Italy banned hunting in two northern regions on Thursday after an outbreak of African swine fever (ASF). Four wild boars in Piedmont and Liguria were carrying the disease.
For six months, it’s also forbidden to fish, cycle, hike or do any activity in the area that could involve direct or indirect contact with infected boars, agriculture minister Stefano Patuanelli and health minister Roberto Speranza said in a statement.
The ministers added that it would still be allowed to kill wild boars to control their numbers and monitor the spread of African swine fever. When ASF is discovered in a country, governments worry about the possible economic losses if other countries refuse to buy their meat.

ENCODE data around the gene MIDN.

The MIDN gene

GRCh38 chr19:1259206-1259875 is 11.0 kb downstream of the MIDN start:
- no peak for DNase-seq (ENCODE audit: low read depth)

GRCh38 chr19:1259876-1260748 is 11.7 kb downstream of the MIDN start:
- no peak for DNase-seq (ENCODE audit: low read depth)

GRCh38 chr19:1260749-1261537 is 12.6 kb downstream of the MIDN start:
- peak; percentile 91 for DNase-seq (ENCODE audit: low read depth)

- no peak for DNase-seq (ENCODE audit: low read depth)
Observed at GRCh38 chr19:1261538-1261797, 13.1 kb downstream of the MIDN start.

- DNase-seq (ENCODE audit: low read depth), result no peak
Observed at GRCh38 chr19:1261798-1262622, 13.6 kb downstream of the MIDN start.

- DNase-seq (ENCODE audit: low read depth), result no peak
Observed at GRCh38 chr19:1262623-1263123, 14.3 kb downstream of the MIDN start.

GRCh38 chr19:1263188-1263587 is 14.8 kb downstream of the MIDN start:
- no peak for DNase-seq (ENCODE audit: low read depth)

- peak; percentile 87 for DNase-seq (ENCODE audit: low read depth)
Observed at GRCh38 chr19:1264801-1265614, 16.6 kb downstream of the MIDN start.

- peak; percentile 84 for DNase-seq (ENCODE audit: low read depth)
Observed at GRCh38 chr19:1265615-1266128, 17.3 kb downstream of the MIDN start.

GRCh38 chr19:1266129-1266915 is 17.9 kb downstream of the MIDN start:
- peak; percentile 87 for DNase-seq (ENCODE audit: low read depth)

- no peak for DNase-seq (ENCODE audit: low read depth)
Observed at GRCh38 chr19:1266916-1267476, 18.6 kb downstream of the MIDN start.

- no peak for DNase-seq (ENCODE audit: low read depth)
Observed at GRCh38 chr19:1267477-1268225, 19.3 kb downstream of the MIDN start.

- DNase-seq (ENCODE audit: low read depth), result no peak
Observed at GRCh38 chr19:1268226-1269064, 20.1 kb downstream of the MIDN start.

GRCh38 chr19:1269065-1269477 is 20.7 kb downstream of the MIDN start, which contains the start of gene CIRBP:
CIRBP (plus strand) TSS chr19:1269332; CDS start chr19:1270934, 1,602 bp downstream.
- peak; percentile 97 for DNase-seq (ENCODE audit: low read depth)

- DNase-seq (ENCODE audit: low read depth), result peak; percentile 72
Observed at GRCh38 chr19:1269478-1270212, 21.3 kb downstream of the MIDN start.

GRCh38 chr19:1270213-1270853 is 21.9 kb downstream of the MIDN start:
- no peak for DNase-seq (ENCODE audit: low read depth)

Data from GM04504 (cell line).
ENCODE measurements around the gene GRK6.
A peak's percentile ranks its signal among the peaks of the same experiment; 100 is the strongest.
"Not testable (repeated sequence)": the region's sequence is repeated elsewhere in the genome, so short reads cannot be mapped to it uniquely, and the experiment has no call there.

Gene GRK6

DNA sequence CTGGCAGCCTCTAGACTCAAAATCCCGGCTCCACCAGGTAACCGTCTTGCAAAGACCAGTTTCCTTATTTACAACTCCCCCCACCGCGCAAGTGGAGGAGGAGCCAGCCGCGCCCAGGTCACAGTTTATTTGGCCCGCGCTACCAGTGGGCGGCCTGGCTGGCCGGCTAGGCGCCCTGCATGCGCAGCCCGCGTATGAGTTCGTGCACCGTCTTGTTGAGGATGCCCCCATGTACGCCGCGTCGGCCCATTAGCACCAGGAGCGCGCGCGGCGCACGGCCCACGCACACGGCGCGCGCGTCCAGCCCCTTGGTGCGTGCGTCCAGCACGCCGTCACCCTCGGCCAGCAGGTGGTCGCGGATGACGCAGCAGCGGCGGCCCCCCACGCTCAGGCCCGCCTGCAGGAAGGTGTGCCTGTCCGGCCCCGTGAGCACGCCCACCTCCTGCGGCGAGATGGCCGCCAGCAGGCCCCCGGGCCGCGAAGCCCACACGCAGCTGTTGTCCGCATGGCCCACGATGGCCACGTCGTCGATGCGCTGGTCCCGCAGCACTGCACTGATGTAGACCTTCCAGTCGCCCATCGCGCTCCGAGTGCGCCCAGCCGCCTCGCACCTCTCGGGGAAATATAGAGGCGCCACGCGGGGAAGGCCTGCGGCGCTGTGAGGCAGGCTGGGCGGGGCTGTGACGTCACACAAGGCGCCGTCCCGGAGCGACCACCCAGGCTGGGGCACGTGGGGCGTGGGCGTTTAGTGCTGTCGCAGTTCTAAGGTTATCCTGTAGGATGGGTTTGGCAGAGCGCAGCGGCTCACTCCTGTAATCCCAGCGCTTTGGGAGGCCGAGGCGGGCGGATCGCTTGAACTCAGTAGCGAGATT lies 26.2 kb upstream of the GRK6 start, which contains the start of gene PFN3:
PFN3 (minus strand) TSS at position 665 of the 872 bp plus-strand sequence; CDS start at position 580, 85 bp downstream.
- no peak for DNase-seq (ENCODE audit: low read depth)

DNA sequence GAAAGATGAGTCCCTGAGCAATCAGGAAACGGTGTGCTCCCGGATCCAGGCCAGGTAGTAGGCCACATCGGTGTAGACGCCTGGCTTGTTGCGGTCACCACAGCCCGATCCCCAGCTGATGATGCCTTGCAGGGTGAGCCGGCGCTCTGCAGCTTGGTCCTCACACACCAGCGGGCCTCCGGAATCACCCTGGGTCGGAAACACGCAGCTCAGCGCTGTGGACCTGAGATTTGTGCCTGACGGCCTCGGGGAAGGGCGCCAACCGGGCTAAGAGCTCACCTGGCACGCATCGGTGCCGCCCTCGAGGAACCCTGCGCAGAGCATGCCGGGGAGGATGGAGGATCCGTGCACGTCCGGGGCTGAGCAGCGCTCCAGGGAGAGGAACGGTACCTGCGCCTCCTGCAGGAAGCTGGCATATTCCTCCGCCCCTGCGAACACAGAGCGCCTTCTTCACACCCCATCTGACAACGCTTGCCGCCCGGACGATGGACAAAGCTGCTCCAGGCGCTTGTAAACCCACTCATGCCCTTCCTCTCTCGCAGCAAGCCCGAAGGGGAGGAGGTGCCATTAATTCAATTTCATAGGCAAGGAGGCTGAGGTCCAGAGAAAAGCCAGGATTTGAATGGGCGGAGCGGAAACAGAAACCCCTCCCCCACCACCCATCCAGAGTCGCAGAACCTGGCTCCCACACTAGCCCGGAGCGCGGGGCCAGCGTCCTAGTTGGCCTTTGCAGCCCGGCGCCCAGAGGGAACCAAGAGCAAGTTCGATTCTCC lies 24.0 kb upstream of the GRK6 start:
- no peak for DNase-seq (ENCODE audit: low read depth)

In September 2020, China and other buyers banned imports of German pork after its first ASF case was confirmed in wild boars, causing Germany to lose its position as the number one European pig meat seller to Spain.
ASF is an infectious viral disease that affects wild and farm pigs. The illness can result in death, but animals can also recover.
Governments worldwide kill entire pig populations when ASF is discovered. The biggest pig killing happened in China, where 100 million pigs were killed after an ASF outbreak. Since then, China has been buying pig meat and breeding pigs from other countries, like Spain and Ireland.
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